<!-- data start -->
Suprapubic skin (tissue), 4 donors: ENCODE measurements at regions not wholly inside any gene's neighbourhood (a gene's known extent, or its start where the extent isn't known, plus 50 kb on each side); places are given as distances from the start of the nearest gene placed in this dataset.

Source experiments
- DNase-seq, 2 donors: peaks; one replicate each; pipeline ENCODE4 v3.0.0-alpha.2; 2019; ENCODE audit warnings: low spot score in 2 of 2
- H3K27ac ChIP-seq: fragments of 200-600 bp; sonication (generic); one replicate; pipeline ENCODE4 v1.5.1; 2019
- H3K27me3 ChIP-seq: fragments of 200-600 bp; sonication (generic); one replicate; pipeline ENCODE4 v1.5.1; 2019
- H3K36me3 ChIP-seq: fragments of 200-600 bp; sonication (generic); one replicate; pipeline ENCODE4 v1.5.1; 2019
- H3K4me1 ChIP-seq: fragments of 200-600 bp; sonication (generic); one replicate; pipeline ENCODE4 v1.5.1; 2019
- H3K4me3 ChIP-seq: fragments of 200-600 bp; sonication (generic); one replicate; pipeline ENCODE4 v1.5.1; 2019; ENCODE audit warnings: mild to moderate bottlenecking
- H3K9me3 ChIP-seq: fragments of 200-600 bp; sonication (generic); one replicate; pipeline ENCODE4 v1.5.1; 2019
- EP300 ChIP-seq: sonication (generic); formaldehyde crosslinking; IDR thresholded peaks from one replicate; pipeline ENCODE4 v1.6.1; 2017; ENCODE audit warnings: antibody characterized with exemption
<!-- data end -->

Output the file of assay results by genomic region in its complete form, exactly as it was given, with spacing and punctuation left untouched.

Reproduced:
Suprapubic skin (tissue), 4 donors: ENCODE measurements at regions not wholly inside any gene's neighbourhood (a gene's known extent, or its start where the extent isn't known, plus 50 kb on each side); places are given as distances from the start of the nearest gene placed in this dataset.

Source experiments
- DNase-seq, 2 donors: peaks; one replicate each; pipeline ENCODE4 v3.0.0-alpha.2; 2019; ENCODE audit warnings: low spot score in 2 of 2
- H3K27ac ChIP-seq: fragments of 200-600 bp; sonication (generic); one replicate; pipeline ENCODE4 v1.5.1; 2019
- H3K27me3 ChIP-seq: fragments of 200-600 bp; sonication (generic); one replicate; pipeline ENCODE4 v1.5.1; 2019
- H3K36me3 ChIP-seq: fragments of 200-600 bp; sonication (generic); one replicate; pipeline ENCODE4 v1.5.1; 2019
- H3K4me1 ChIP-seq: fragments of 200-600 bp; sonication (generic); one replicate; pipeline ENCODE4 v1.5.1; 2019
- H3K4me3 ChIP-seq: fragments of 200-600 bp; sonication (generic); one replicate; pipeline ENCODE4 v1.5.1; 2019; ENCODE audit warnings: mild to moderate bottlenecking
- H3K9me3 ChIP-seq: fragments of 200-600 bp; sonication (generic); one replicate; pipeline ENCODE4 v1.5.1; 2019
- EP300 ChIP-seq: sonication (generic); formaldehyde crosslinking; IDR thresholded peaks from one replicate; pipeline ENCODE4 v1.6.1; 2017; ENCODE audit warnings: antibody characterized with exemption